40 Tasting Notes
Whipped up a quick bowl of this earlier today, and while it wasn’t as creamy or dreamy as it might have been with a chasen in a chawan, my little milk frother did the trick!
2 solid chashaku scoops in about ~10oz of recently boiled water was a little weak for my liking, but the deep “forest green” color was still outstanding! It had strong seaweed notes in it’s aroma, but had a relatively mild, slightly bitter “green” finish. I think it’s better (and sweeter) made strong.
A great “starter” matcha so far!
Opened this up earlier today and was immediately impressed by its aroma. It’s a deep, jade powder that smells strongly of freshly ground-up raw tea leaves. Compared to the other powdered sencha I’ve tried (Den’s Organic), this one seems like a more full-bodied and potently vegetal brew — two chashaku was more than enough for my tall glass of ice tea.
To me, O-Cha’s Powdered Sencha tastes more like finely ground raw tea leaves than a dry tea powder (if that makes any sense), so I’m going to try brewing/blending it a couple different ways before I make my final verdict. It’s an outstanding value for the amount of raw leaf you’re getting (¥980 for 100g), but I might opt for the organic solution next time.
This is a very tasty tea that I’ve enjoyed immensely so far. I get notes of apricots and plums from the raw leaf; which is deep steamed, slightly dusty, and extremely fragrant. I’ve got 4/5 solid steepings out of each session so far — the longest I’ve ever been able to “stretch” any of Den’s teas.
The first cup tastes smooth and vegetal, with a hint of that buttery umami taste that I usually get from gyokuro. Lower temperatures help to bring bring out that umami flavor; which usually peaks around the 2nd or 3rd dense, jade cup. This is when its astringency starts to shine through, but it doesn’t become overbearing until the fourth or fifth cup. Later steepings make for a surprisingly flavorful iced tea!
Den’s Powdered Sencha is a nice way to boost your morning/afternoon productivity, or potentiate an otherwise underwhelming green tea. About a quarter teaspoon (or chashaku) scoop added to a cup of hot or cold water yields a surprisingly flavorful, nutritious cup of tea that’ll pick you up.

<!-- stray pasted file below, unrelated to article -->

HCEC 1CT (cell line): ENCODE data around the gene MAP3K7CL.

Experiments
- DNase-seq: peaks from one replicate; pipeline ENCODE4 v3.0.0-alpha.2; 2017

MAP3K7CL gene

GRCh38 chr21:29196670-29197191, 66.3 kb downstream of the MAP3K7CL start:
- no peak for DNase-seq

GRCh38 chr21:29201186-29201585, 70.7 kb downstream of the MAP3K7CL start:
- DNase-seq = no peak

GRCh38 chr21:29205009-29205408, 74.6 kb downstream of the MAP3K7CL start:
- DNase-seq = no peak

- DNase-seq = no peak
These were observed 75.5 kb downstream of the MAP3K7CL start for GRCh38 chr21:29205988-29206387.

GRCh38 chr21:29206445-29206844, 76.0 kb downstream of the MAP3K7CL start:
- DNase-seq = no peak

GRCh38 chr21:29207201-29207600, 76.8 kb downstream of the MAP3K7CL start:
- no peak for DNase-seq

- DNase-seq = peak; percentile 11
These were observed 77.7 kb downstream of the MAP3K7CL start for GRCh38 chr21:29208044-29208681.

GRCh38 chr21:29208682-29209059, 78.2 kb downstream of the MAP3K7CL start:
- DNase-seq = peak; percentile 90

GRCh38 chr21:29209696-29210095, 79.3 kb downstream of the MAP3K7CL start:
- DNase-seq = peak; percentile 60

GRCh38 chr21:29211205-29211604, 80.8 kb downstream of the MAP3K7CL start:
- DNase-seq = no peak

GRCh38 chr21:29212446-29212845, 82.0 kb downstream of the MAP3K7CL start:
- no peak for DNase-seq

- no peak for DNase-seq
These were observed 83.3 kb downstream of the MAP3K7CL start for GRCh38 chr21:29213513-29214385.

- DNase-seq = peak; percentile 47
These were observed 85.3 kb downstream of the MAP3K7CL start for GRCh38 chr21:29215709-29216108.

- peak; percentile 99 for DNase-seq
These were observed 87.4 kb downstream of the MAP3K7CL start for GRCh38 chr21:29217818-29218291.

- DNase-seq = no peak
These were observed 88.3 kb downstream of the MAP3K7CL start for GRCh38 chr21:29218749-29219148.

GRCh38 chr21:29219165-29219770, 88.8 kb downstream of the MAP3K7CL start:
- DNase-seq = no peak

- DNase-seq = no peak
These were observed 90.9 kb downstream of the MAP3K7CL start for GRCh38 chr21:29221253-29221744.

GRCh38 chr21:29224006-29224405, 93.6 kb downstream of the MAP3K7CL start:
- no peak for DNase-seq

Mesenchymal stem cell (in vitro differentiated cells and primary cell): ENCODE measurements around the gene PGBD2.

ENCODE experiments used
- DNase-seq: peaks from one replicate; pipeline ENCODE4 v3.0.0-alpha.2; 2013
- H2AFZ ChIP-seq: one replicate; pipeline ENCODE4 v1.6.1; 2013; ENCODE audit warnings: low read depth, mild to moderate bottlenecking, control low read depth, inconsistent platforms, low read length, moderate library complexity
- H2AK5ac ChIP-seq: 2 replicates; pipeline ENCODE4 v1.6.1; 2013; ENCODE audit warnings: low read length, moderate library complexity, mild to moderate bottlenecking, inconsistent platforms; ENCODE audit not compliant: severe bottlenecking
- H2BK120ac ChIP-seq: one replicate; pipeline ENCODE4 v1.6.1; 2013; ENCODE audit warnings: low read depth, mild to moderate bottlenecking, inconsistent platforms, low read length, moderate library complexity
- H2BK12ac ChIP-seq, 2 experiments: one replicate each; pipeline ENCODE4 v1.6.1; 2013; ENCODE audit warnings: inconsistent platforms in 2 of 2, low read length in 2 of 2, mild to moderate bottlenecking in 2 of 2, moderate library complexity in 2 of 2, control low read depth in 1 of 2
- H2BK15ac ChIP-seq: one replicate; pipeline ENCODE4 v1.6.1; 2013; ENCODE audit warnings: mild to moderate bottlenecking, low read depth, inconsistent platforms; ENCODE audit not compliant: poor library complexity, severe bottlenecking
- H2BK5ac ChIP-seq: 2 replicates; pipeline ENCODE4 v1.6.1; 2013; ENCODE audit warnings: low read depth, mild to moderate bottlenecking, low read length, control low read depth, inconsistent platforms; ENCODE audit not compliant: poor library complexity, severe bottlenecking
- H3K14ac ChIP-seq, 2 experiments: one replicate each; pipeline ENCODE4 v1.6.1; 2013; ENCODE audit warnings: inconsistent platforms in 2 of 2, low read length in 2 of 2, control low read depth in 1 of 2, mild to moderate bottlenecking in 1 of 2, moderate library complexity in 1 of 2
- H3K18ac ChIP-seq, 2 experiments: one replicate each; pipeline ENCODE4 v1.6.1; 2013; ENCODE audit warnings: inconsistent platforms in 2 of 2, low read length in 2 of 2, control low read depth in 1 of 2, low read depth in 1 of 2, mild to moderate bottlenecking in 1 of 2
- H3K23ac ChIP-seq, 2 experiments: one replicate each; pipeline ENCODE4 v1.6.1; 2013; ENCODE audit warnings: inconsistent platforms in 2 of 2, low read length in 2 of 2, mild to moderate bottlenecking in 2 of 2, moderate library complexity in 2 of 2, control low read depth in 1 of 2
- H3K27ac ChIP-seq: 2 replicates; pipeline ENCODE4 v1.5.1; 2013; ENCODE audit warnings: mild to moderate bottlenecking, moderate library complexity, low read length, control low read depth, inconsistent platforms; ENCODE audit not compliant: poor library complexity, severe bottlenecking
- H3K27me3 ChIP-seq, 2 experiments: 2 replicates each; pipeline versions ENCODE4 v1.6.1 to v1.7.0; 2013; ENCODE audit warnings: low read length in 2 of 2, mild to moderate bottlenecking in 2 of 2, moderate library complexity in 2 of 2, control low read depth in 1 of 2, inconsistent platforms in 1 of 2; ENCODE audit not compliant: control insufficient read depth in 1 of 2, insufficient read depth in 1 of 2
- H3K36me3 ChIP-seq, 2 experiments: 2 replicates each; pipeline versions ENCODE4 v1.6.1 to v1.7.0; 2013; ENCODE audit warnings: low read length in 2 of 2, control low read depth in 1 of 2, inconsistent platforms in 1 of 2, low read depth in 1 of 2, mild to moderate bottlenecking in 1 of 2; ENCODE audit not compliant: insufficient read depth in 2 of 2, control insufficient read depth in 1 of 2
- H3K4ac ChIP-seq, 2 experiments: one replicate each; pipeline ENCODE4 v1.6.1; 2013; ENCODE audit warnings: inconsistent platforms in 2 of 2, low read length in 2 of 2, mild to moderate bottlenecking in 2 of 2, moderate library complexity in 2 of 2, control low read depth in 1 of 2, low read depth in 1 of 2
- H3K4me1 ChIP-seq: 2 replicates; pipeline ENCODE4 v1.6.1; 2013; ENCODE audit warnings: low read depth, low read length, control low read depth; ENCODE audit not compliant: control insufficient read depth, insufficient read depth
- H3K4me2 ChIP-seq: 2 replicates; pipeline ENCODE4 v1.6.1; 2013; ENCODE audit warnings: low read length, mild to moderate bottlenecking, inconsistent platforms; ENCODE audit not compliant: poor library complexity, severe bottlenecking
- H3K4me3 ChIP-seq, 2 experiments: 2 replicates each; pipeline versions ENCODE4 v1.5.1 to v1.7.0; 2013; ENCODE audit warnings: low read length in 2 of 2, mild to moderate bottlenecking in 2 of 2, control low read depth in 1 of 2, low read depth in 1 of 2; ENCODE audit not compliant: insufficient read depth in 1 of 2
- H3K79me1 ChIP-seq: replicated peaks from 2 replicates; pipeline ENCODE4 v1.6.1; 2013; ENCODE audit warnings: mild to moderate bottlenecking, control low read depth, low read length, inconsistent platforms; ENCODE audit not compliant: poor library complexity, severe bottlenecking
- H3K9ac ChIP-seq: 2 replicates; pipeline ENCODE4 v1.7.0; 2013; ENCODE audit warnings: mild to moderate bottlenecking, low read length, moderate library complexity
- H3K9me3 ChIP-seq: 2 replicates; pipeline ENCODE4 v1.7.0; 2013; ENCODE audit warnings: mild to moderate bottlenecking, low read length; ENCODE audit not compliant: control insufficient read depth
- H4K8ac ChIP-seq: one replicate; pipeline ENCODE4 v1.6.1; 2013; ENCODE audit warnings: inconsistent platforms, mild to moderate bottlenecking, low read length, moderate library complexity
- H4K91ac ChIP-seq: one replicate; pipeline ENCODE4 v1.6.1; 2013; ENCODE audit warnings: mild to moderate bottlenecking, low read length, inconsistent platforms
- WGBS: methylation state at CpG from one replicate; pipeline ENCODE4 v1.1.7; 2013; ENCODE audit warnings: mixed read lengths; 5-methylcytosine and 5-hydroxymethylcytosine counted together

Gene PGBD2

I’ve had the best results using a cheapo electric milk frother to “whisk” up the tea in the water before adding milk or ice; but you’ll want to keep a spoon or straw handy to make sure you stir up all the nutritious bits of tea.
The flavor is somewhat bitter, but unmistakably “green;” the perfect chioce for iced tea in a pinch. Also works great in a latte if you add an extra scoop and sweeten best results.
Had a small sample of this along with my first order from Den’s, and when I finally ran out of my Gyokuro Kin and Sencha Shin Ryoku, I knew it was finally time to give it a try.
This tea is everything you would expect from it: loud and Grape-y. While a lot of flavored senchas seem to have a misting of fragrance or a handful of dried flowers, the Grape sencha is laden with dried cranberries, grapes, and flower petals; making it a particularly fragrant brew.
My first infusion was a little hot and long (180 for ~2 minutes in my kyusu), and made the somewhat overbearing. The directions say “boiling” for “30 seconds,” but I altered it a bit with slightly cooler water (165*) for 1:25. This made the tea leaves come through a little better, and allowed the “grapiness” to spread across the infusions a little more uniformly.
All in all, a very fruity, fun sencha. I prefer the crispness of the Rose sencha, but this tea certainly makes good on its promise.
Not a particularly great value for the price, but it does brew a fine cup of iced tea. Good balance of bergamot, too